By Ruthie Kesri
The death of George Floyd in police custody last summer drew widespread outrage after a bystander’s viral video showed then-Minneapolis police Officer Derek Chauvin, a white 19-year veteran of the department, pressing his knee into Floyd’s neck … Continue Reading →
By De’Ja Wood
The 2020 murders of George Floyd, Breonna Taylor, Tony McDade, Rayshard Brooks, and countless others catalyzed national protests against the police state and discourse about the need to reimagine public safety. Organizers across the nation, including in … Continue Reading →
By Belle Allmendinger
The Wilson Center welcomed Sarah Brayne, Assistant Professor of Sociology at the University of Texas at Austin, for the first installment of the Novel Justice series, which invites recently published criminal justice authors to present their work … Continue Reading →
By De’Ja Wood
Over the summer, the murder of George Floyd in Minneapolis, Minnesota, sparked national protests and discourse about the need for radical police reform. Organizers across the nation called on their local and state governments to defund the … Continue Reading →
Editor’s note: There are several Duke University and Duke Law students working with the Wilson Center for Science and Justice this semester, including some who are working on a “blog team.” Those students are learning about the intersection of the … Continue Reading →
This week’s Crim Works in Progress presenter was Madalyn K. Wasilczuk, Assistant Professor of Professional Practice at the Louisiana State University Paul M. Hebert Law Center.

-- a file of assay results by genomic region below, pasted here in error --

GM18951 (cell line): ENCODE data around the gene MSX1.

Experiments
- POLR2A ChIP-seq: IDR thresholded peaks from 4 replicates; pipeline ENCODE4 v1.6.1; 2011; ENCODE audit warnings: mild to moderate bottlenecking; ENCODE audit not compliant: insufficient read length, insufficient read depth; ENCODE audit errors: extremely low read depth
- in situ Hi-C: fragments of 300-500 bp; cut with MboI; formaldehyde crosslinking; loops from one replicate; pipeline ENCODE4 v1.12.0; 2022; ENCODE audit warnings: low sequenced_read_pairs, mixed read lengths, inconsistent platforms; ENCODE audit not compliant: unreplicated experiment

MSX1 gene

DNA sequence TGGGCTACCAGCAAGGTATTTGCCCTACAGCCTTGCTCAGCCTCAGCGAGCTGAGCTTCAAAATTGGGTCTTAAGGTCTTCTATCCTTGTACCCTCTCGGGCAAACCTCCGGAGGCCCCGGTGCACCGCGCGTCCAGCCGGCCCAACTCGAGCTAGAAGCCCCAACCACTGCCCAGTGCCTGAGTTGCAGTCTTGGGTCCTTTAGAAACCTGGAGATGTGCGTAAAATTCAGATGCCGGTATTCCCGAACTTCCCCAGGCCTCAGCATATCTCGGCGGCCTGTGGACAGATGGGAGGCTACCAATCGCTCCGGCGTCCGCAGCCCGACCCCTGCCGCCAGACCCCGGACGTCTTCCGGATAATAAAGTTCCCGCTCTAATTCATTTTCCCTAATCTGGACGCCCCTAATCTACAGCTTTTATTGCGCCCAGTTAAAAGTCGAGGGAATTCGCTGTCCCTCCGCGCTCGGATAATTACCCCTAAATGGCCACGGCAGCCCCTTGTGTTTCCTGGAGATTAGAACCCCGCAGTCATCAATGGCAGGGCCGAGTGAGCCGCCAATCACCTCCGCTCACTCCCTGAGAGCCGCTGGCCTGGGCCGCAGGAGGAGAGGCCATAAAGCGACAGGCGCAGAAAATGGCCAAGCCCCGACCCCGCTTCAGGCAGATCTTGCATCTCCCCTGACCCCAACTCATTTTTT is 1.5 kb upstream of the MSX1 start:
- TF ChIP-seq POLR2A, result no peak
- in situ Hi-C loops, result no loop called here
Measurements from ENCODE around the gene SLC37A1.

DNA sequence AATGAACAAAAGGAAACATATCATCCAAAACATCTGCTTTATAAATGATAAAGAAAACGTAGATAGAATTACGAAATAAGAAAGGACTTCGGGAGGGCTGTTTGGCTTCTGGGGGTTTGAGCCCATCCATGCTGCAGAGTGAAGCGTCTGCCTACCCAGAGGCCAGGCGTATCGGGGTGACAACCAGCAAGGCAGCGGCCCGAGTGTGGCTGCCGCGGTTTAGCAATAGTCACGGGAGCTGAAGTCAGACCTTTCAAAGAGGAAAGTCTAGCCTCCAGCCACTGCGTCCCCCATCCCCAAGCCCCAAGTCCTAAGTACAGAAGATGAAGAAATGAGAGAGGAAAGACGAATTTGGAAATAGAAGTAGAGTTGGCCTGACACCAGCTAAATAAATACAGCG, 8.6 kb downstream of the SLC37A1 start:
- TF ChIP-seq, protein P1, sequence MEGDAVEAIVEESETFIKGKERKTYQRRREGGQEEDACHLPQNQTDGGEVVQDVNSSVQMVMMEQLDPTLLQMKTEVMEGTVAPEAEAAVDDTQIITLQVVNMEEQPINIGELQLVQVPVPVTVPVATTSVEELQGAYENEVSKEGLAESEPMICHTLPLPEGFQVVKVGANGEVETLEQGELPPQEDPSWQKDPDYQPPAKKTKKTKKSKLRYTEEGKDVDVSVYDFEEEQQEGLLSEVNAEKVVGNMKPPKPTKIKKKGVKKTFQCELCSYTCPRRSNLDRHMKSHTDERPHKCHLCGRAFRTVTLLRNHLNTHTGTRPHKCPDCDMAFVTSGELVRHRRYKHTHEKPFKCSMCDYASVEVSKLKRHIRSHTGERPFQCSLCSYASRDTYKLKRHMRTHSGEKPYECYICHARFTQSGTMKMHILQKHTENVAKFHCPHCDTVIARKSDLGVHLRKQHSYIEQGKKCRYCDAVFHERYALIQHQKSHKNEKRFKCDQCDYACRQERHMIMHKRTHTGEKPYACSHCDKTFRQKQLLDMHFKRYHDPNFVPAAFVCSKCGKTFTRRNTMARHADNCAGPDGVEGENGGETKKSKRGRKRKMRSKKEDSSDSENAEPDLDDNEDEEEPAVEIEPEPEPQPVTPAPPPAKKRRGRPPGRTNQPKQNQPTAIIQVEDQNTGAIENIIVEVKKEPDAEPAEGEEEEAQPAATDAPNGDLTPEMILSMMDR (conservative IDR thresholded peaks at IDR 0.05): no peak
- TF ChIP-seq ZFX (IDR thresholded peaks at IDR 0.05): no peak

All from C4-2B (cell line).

Wasilczuk’s paper, “How Police Hiring Policies Fail to Account for Emerging Adulthood,” makes a … Continue Reading →
Duke Center for Science and Justice Director Brandon Garrett will moderate an event Saturday exploring the merits, issues, and trade-offs of defunding-to-reallocate budget initiatives.
Defund the Police movements have been around a long time, but have emerged again more prominently … Continue Reading →
Police chiefs across the state have been invited to participate in a pilot program run by the UNC School of Government’s Criminal Justice Innovation Lab (CJIL) and the NCACP: The Citation Project, which seeks to improve policing practices through implementation … Continue Reading →
Several Duke Law faculty spoke last week about the current state of policing throughout the United States, with an emphasis on how policies and biases impact communities of color.
Dean Kerry Abrams hosted the conversation with Brandon L. Garrett, the … Continue Reading →